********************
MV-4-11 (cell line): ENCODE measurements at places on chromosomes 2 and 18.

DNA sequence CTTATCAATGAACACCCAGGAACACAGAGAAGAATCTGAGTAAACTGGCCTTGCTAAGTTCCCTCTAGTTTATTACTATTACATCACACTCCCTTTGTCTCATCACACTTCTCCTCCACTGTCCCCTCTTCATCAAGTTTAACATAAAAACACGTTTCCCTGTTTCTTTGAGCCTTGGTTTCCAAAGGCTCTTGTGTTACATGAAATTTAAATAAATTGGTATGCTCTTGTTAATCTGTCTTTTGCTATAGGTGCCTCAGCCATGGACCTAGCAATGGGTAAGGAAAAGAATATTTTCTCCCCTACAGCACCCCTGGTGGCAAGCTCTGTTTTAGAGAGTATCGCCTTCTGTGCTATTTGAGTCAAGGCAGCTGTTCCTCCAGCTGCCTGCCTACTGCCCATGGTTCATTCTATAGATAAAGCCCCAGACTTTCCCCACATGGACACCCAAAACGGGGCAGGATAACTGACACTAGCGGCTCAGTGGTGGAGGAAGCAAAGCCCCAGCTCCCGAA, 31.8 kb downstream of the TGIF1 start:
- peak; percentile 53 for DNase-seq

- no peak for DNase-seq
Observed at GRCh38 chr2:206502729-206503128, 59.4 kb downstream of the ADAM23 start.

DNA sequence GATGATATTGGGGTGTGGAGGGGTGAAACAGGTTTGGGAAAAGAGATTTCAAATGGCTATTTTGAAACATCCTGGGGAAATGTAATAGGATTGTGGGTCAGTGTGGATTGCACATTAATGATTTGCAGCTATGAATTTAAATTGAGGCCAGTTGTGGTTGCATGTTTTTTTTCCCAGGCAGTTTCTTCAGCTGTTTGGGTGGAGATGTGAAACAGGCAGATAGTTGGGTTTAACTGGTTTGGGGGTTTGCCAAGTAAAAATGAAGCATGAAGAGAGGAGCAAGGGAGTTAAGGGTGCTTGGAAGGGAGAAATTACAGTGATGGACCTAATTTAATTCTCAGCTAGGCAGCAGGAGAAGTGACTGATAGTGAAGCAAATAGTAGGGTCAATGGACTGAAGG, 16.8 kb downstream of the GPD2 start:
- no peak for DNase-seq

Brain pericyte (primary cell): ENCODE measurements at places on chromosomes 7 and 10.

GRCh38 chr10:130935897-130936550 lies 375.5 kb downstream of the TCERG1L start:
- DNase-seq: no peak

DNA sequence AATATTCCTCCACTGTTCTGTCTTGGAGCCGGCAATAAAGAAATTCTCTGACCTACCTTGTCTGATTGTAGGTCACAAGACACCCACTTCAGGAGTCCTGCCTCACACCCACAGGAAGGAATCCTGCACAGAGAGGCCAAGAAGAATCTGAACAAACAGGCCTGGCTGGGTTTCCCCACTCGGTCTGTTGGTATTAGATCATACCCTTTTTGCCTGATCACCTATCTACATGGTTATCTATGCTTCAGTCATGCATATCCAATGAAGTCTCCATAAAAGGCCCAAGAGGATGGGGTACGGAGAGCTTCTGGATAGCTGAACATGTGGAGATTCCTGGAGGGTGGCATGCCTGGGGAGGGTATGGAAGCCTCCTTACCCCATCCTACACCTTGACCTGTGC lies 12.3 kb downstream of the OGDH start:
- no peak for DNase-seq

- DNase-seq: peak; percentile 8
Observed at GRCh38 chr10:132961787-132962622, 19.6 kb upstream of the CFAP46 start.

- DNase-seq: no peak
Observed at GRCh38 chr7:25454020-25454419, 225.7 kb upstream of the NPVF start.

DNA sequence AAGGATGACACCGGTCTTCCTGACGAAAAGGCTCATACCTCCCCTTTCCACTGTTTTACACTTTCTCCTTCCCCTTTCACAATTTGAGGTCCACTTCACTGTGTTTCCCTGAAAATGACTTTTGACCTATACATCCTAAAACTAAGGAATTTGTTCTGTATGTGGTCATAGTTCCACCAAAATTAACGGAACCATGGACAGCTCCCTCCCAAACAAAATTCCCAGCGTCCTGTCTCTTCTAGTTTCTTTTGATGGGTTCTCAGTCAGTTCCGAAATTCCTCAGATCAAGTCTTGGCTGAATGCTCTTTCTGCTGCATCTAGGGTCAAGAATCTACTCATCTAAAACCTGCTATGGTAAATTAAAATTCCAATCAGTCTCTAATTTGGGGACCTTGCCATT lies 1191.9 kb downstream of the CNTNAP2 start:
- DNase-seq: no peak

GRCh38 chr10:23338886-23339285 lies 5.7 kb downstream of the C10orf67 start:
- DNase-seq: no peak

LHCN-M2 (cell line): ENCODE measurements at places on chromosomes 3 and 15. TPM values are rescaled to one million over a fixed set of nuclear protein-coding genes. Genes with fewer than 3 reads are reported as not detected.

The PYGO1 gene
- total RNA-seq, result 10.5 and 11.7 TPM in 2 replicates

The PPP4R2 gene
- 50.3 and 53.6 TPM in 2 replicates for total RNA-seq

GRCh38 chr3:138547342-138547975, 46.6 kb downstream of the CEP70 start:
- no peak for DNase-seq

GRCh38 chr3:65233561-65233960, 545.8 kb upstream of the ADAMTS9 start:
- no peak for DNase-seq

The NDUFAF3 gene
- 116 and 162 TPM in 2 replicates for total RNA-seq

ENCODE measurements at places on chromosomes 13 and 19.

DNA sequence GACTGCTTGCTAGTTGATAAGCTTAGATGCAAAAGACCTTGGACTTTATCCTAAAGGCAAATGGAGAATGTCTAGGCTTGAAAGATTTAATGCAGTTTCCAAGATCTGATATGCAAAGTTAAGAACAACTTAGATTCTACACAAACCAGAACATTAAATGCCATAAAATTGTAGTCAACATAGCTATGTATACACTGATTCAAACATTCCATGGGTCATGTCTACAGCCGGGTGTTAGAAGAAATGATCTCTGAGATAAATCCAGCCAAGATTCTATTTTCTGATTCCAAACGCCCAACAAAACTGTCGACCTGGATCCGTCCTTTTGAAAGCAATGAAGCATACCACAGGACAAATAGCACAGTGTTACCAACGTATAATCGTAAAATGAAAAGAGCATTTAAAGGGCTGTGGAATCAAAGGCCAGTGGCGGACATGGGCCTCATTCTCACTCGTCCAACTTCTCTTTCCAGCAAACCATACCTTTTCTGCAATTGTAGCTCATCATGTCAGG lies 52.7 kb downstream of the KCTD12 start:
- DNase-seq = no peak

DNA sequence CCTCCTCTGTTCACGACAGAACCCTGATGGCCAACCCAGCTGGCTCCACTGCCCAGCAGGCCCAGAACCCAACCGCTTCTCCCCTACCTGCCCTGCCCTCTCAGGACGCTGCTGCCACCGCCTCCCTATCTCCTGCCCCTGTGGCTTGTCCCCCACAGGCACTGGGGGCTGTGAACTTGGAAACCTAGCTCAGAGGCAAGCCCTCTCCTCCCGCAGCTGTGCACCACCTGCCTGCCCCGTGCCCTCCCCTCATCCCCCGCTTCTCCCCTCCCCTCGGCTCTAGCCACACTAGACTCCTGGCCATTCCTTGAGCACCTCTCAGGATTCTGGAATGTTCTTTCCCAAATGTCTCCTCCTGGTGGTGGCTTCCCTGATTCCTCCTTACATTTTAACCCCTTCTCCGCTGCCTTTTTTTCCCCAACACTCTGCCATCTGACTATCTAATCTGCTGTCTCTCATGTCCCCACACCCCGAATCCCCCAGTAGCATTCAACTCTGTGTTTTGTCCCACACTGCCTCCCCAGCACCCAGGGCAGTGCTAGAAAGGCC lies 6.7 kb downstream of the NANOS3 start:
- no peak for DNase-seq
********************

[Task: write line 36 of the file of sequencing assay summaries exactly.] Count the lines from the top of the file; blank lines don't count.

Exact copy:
- no peak for DNase-seq